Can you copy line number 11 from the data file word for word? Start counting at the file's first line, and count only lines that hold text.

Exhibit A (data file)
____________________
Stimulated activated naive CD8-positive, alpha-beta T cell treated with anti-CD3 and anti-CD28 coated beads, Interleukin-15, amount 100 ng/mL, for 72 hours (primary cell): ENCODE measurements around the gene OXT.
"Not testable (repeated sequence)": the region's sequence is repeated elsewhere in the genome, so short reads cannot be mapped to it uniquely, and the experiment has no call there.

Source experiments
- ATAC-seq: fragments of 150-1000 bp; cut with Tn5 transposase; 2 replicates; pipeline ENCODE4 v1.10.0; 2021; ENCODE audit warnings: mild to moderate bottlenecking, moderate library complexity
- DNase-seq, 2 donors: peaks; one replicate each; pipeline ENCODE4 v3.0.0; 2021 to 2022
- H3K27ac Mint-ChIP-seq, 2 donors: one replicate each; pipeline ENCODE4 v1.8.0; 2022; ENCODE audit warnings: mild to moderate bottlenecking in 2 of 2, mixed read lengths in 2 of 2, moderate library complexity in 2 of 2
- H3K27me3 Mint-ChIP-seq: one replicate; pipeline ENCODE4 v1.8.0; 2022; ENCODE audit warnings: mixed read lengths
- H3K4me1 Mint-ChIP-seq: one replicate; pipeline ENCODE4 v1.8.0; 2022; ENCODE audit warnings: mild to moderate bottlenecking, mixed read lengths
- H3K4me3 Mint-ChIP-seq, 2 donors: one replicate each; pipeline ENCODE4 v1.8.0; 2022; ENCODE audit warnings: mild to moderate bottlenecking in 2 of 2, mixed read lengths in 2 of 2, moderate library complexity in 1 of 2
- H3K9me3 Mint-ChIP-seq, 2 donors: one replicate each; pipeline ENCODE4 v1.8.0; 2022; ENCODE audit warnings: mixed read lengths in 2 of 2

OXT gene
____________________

OXT gene